Glass artist enjoys job's creativity

Last updated 10:41 27/09/2012
GLASS

GLASS ACT: Jenny McLeod makes sculptures, glassware and garden art.

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Jenny McLeod, 41, is a glass artist. She lives in Western Heights with her partner Peter, daughter Fern, 6, son Hunter, 3, and cat Tuna. She talks with Julian Raethel about working with glass.

My day begins at 7.30am when the kids come and watch cartoons with me in bed.

Peter is up and gone earlier at around 6am.

Once I've dropped Fern at school and Hunter at his caregiver I'm back home for work at 9.30am.

The first job of the day is checking emails from galleries where I supply my work and going over orders.

I specialise in glass fusion which includes sculptures, functional glassware, garden art and exhibition pieces.

The process can get very technical and the kilns I use to make the artwork reach temperatures up to 850 degrees.

Creating a new project from start to finish varies in time depending on size and material. I supply a lot of galleries all around the North Island including Wellington and Whangarei.

Corban Estate Arts Centre in Henderson has been very good for me with some of my smaller collections on display there.

Winter is quiet and it's a great time to experiment and try new ideas.

I think people are more adventurous and outgoing in the warmer seasons and that is when I'm a lot busier with sales and submitting artwork for outdoor exhibitions.

My clients range from people who have seen my work at galleries and exhibitions to close friends and family buying gifts for people.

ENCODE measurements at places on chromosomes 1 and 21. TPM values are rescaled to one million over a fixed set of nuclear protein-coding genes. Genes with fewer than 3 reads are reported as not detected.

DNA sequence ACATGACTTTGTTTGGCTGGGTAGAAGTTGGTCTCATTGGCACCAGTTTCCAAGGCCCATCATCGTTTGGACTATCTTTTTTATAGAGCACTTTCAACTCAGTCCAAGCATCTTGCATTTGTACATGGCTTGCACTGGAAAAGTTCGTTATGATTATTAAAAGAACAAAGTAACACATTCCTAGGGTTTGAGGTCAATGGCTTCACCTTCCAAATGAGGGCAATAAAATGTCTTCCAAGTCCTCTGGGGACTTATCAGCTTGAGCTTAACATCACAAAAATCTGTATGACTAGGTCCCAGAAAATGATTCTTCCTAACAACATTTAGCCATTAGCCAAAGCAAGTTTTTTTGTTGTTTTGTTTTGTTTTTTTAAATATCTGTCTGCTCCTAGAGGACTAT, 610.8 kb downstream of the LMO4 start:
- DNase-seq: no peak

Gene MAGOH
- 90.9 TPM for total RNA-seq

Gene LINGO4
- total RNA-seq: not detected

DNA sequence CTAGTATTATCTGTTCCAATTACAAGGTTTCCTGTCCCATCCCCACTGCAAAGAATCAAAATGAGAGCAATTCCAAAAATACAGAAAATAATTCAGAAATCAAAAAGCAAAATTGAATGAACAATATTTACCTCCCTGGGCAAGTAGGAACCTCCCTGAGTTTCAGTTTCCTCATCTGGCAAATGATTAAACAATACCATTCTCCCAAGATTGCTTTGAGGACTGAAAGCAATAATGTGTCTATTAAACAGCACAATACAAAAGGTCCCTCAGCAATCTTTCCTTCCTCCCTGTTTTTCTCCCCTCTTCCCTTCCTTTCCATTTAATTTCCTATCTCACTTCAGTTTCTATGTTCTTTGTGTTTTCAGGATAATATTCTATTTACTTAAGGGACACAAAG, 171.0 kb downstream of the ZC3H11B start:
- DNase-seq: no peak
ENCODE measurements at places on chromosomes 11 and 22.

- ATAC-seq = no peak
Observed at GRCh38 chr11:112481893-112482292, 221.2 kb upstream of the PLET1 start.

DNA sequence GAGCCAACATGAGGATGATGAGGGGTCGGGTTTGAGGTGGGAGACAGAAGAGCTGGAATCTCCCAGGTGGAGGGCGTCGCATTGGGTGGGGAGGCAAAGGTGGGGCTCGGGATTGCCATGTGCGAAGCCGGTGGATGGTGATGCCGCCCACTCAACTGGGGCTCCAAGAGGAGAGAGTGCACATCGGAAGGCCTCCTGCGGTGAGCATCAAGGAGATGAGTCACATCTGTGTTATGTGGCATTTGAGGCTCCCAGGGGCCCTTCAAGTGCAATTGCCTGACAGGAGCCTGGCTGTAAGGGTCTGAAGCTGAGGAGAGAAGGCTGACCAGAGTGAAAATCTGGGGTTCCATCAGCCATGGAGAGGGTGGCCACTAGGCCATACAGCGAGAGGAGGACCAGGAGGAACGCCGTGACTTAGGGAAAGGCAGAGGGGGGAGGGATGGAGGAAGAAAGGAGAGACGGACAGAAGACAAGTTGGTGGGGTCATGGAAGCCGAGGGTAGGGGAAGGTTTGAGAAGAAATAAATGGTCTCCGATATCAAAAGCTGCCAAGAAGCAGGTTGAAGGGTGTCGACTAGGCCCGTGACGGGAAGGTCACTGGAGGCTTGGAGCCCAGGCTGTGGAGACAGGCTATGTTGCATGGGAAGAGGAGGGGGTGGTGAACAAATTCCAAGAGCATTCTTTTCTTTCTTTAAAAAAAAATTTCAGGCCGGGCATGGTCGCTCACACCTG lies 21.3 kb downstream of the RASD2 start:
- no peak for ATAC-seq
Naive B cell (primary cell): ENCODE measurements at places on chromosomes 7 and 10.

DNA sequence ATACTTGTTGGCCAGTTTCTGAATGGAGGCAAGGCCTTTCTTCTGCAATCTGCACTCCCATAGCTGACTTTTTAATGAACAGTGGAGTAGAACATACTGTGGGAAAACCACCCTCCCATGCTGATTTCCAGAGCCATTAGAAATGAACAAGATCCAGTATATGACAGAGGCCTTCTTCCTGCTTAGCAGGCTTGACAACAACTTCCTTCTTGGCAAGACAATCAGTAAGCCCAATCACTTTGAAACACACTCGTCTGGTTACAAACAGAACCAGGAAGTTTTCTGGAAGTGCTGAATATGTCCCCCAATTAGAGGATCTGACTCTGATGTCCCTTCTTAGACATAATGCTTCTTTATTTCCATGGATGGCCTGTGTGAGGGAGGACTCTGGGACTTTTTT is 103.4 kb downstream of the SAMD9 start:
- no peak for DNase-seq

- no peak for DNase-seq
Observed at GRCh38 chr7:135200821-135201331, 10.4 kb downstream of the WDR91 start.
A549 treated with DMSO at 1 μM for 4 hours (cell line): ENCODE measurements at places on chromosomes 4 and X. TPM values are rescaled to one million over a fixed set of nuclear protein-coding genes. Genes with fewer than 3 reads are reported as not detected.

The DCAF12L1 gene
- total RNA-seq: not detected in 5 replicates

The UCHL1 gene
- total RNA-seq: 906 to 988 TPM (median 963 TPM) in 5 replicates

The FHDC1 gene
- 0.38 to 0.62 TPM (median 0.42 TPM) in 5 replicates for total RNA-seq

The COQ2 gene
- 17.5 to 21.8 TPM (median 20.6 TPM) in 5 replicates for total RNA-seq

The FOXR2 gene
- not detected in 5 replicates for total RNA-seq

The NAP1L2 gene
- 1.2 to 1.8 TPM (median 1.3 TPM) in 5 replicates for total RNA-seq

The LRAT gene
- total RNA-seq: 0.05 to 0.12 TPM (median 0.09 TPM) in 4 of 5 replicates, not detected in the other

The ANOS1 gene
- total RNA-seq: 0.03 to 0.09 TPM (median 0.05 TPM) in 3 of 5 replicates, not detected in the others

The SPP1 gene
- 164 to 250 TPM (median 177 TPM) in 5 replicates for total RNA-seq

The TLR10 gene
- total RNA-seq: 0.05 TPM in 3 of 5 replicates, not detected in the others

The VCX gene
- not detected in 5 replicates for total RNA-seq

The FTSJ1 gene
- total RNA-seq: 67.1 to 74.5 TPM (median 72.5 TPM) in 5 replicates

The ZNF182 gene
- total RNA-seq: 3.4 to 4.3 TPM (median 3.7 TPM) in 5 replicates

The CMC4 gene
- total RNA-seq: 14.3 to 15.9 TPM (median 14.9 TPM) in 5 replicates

I often get a lot of people asking to replicate broken glass artwork.

I had one couple who had a treasured family piece that was damaged in the Christchurch earthquake.

They contacted me to see if I could make another glass fish for them and they were very happy when I sent it which is a great feeling.

I really love my job and the majority of my work is making new pieces as the galleries are always interested in new artwork.

You've got to have high standards and I find creating is the easier part. It's the marketing and selling side of the business that can prove more challenging at times.

I get some of my inspiration from odd little things I see. Sometimes I'll find things in second-hand shops and might draw an idea from that.

It's cool to have a new piece hanging or on display in my workshop for a little while so I can appreciate it and have guests look around.

At the moment my days are a bit shorter having two young kids so I stop to pick them up from school after 3pm and the motherly duties take over for the rest of the day.

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- Western Leader

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